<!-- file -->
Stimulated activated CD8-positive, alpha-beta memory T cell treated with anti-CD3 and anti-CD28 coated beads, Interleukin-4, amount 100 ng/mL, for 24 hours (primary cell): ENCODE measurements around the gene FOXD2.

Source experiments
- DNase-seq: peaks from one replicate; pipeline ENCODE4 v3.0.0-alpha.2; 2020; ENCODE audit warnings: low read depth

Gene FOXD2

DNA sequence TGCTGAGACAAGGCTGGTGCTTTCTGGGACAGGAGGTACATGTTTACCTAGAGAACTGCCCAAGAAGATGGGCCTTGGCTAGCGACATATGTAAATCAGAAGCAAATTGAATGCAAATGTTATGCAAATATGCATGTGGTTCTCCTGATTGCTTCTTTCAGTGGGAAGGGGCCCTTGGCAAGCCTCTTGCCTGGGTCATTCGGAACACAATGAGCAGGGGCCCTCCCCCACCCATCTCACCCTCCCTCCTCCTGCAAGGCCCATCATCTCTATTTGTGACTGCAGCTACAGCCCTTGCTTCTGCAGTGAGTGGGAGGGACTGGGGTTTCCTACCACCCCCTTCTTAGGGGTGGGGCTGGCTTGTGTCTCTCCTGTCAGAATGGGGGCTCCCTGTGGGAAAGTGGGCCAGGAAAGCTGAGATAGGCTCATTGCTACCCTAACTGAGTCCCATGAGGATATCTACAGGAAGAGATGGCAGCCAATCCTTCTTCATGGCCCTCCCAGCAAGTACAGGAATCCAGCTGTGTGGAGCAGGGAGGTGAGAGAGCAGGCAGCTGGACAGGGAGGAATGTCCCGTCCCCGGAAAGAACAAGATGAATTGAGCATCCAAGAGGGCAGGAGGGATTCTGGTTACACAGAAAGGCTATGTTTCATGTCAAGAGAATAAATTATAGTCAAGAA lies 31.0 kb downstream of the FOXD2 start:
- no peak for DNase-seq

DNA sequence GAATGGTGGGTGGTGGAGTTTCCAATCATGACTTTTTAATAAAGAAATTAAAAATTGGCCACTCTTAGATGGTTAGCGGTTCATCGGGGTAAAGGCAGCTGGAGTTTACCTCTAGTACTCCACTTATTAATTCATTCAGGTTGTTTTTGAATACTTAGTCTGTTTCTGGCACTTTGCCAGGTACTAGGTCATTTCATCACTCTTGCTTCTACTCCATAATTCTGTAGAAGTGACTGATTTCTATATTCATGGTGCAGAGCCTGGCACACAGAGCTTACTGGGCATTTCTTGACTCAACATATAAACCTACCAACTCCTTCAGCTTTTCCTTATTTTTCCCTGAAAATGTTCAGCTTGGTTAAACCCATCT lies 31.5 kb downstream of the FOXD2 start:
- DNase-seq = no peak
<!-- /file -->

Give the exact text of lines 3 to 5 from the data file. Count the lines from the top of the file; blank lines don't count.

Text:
- DNase-seq: peaks from one replicate; pipeline ENCODE4 v3.0.0-alpha.2; 2020; ENCODE audit warnings: low read depth

Gene FOXD2

DNA sequence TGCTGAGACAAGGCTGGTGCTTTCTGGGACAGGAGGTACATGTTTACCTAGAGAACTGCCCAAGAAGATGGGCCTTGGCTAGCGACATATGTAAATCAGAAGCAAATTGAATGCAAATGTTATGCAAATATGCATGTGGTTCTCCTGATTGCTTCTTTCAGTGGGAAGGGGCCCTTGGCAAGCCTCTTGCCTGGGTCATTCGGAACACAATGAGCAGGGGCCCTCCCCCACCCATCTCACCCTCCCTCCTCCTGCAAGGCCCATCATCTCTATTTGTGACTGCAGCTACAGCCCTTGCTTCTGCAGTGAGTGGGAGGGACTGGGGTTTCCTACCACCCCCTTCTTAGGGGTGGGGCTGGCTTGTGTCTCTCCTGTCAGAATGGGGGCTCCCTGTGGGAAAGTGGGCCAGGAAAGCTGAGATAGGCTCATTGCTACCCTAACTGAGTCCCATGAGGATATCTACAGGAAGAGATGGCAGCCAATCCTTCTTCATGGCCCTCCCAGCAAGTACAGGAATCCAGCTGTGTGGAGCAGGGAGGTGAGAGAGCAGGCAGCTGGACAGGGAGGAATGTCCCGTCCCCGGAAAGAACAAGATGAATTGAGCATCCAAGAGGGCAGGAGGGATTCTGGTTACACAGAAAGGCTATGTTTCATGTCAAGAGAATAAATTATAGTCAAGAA lies 31.0 kb downstream of the FOXD2 start: